Monday, June 12, 2006

It's not you, it's me....

NewFNP has had some tough conversations in her day, ranging from "Well, I actually am not a real fan of purple angora mock turtlenecks but thanks for the thought" to "You have chlamydia" to "I really feel like this is not working out with us." Now she has had the "You have cancer" talk.

As with any break-up conversation newFNP has had, the build-up was worse than the event. NewFNP was surprised, quite frankly, at how unaffected the patient was upon hearing the news of her cervical cancer. Perhaps she didn't understand, perhaps she was shocked, perhaps just stoic. Her daughter, on the other hand, appeared to grasp the magnitude of the diagnosis and perhaps her mother's mortality.

In speaking with the woman and her daughter, newFNP asked again when the patient's last pap had been. Her daughter asked, "Two years ago, right?" Her mom replied that she had never had a pap and that the exam two years ago was a mammogram. This is a multiparrous woman - no pap ever. NewFNP is struck by the frequency of that experience in her patient population. She also is reminded of how important it can be to ask the same questions over and again, especially if your communication is compromised by language issues.

As newFNP has had time to reflect upon the initial appointment, she is struck again at how she initially doubted her eyes and her knowledge and how, upon receiving the result, she began to appreciate her abilities. As newFNP reflects upon the care uninsured people receive, she is struck by how flat out fucked they can be. NewFNP has awesome insurance at a very hoity-toity facility. She has a palpably and audibly crunchy knee that needs evaluation. She received her appointment the same day as her primary care physician generated the referral. NewFNP's patient has a big ole tumor in her va-jay-jay and our referral coordinator couldn't secure a colpo/biopsy appointment for her. She had to walk into a specified clinic, lab result in hand, and get medical attention.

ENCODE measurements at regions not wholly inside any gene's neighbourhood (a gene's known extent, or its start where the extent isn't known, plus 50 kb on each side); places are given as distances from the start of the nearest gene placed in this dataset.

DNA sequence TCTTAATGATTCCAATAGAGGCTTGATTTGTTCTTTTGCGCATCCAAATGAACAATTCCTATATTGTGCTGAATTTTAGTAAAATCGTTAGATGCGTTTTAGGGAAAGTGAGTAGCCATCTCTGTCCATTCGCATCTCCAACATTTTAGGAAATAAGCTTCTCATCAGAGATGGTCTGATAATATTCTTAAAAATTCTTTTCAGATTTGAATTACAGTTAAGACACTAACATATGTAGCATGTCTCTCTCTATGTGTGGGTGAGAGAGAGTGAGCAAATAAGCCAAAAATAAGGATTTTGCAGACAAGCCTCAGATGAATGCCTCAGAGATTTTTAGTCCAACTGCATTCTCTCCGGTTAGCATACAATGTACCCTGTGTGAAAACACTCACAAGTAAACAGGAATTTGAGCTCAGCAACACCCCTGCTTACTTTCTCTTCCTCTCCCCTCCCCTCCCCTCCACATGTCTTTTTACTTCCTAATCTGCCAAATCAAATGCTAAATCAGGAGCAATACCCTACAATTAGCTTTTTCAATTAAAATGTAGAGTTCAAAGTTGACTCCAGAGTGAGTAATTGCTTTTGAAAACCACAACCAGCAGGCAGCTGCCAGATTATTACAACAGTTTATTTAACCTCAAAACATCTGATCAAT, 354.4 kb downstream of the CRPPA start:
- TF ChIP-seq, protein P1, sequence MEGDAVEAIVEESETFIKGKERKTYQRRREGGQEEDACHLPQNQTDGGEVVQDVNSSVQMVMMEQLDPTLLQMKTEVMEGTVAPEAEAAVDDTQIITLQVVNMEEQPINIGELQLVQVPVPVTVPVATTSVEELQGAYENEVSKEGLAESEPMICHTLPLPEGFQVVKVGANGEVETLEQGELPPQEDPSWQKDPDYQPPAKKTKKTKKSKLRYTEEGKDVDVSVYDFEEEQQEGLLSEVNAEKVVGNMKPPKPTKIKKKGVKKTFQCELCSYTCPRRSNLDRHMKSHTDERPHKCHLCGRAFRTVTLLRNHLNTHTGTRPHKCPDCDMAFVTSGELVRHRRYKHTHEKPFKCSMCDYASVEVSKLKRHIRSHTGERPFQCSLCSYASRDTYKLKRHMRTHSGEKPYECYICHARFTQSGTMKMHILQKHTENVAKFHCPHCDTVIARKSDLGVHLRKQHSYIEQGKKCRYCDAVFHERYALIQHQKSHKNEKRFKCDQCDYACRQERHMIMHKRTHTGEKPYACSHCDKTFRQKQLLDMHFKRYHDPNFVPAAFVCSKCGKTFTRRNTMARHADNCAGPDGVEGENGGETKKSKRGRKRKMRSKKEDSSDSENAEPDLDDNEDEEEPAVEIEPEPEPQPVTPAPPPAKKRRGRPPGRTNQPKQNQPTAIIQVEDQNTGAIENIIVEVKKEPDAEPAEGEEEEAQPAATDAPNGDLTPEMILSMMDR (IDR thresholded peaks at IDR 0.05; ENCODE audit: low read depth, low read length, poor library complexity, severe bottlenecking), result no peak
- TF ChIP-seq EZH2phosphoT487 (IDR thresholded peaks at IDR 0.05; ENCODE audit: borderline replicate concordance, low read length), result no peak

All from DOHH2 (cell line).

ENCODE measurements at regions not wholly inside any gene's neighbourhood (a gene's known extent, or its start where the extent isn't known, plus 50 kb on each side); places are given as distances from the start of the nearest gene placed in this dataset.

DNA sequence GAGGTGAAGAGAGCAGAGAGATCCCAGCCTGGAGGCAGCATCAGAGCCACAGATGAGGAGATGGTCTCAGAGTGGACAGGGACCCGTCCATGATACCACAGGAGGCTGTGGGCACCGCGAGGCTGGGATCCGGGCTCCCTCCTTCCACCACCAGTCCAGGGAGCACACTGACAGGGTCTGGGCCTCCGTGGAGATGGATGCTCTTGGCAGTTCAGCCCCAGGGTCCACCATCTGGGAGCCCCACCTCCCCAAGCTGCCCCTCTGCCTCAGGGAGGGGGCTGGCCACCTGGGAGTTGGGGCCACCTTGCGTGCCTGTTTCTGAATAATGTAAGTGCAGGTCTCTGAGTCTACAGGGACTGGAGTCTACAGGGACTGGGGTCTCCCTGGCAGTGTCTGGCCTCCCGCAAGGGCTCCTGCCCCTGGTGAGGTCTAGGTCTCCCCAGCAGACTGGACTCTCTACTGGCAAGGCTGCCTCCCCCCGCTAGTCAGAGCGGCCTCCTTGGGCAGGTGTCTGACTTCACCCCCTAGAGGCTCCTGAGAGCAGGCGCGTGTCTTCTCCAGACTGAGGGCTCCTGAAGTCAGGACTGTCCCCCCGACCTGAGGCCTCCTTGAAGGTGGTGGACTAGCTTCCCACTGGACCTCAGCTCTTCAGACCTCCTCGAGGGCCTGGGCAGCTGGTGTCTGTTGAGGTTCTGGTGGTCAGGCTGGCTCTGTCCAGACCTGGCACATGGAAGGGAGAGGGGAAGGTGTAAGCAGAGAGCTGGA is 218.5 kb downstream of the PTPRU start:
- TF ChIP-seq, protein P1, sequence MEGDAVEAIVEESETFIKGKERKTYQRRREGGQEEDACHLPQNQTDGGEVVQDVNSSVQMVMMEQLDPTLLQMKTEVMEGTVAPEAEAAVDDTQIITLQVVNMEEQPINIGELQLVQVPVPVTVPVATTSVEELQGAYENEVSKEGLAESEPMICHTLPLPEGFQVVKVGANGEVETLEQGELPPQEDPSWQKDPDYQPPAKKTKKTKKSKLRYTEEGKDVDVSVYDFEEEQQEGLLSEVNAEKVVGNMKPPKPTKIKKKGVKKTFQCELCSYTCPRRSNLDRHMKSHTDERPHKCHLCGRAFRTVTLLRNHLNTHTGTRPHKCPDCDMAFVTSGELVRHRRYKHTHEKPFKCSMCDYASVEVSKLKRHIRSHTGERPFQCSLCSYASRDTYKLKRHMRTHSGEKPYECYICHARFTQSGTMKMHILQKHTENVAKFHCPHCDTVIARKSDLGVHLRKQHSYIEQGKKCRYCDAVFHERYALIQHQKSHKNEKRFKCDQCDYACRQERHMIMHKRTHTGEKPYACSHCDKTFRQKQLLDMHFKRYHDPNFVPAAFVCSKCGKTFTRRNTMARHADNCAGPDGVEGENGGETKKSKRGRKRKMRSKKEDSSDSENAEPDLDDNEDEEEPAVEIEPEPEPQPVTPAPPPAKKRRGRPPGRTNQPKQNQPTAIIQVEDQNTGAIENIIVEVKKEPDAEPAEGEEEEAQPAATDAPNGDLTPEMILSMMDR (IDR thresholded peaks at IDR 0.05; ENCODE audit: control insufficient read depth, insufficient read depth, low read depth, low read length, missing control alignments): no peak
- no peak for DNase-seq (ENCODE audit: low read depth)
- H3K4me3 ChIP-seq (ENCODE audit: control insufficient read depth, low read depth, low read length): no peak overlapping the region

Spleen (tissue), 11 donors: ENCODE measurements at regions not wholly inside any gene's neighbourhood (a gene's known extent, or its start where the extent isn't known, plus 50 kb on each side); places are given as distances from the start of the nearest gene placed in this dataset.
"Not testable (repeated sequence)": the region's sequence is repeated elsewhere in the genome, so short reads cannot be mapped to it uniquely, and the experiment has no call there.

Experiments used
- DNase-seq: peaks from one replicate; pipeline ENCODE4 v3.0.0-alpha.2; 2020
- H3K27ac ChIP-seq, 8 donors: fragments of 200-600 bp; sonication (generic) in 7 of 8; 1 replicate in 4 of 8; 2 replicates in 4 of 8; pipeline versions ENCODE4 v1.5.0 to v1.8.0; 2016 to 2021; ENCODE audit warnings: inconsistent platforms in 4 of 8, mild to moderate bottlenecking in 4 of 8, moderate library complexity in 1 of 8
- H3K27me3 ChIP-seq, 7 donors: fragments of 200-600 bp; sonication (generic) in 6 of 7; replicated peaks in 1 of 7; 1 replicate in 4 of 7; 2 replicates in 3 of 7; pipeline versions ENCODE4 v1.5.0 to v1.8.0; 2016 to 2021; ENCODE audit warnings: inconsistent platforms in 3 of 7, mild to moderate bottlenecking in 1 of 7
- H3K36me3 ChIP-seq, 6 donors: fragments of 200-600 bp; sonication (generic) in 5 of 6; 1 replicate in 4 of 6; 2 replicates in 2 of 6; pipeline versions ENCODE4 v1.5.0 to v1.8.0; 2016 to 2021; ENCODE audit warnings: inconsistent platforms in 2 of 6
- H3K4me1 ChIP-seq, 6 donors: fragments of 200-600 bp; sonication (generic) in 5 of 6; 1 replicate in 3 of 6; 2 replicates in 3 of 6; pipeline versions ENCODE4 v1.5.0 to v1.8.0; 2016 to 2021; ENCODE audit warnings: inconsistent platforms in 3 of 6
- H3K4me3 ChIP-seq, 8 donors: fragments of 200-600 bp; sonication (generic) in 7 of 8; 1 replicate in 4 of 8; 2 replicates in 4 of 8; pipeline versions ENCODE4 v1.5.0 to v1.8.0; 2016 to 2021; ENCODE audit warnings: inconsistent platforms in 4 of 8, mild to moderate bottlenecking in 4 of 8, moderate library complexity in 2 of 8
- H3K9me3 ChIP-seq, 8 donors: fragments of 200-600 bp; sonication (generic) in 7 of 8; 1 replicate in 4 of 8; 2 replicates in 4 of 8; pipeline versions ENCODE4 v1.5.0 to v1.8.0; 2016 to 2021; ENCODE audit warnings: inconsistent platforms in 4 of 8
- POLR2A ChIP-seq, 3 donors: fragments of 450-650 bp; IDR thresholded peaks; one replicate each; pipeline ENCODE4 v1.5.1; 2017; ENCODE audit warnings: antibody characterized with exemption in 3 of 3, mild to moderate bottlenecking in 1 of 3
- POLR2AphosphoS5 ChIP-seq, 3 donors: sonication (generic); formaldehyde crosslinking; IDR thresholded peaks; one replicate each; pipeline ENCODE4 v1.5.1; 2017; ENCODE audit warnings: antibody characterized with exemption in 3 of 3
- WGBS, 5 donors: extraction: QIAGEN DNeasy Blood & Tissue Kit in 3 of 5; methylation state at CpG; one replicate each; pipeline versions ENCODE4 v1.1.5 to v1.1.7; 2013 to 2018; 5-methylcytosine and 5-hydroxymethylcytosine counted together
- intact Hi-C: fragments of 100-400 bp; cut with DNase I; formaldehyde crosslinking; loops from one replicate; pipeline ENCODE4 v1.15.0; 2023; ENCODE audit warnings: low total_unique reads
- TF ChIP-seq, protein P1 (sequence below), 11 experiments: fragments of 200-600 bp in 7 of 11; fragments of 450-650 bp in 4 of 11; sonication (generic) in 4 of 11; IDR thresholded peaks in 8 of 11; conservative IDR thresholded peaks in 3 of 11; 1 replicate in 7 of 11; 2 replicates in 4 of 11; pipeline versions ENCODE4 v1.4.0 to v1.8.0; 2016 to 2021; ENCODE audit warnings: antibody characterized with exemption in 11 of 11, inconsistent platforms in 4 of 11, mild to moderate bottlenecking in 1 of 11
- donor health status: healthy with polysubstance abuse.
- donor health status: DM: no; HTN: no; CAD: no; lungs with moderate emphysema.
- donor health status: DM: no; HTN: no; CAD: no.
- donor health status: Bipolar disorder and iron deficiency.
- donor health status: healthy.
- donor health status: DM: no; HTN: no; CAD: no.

Her biopsy was last week, as was her CT scan. NewFNP is awaiting the results, fearful of what they will bring.

Although it didn't feel good to tell this woman that she has cancer, it felt right. It felt respectful to deliver difficult news straightforwardly and compassionately, to answer questions and to be a support.

Now let's get those HPV vaccines rolled out and prevent all these abnormal paps, biopsies, cancers and deaths.

1 comment:

Anonymous said...

Thank you for providing follow-up information. The whole situation is sad.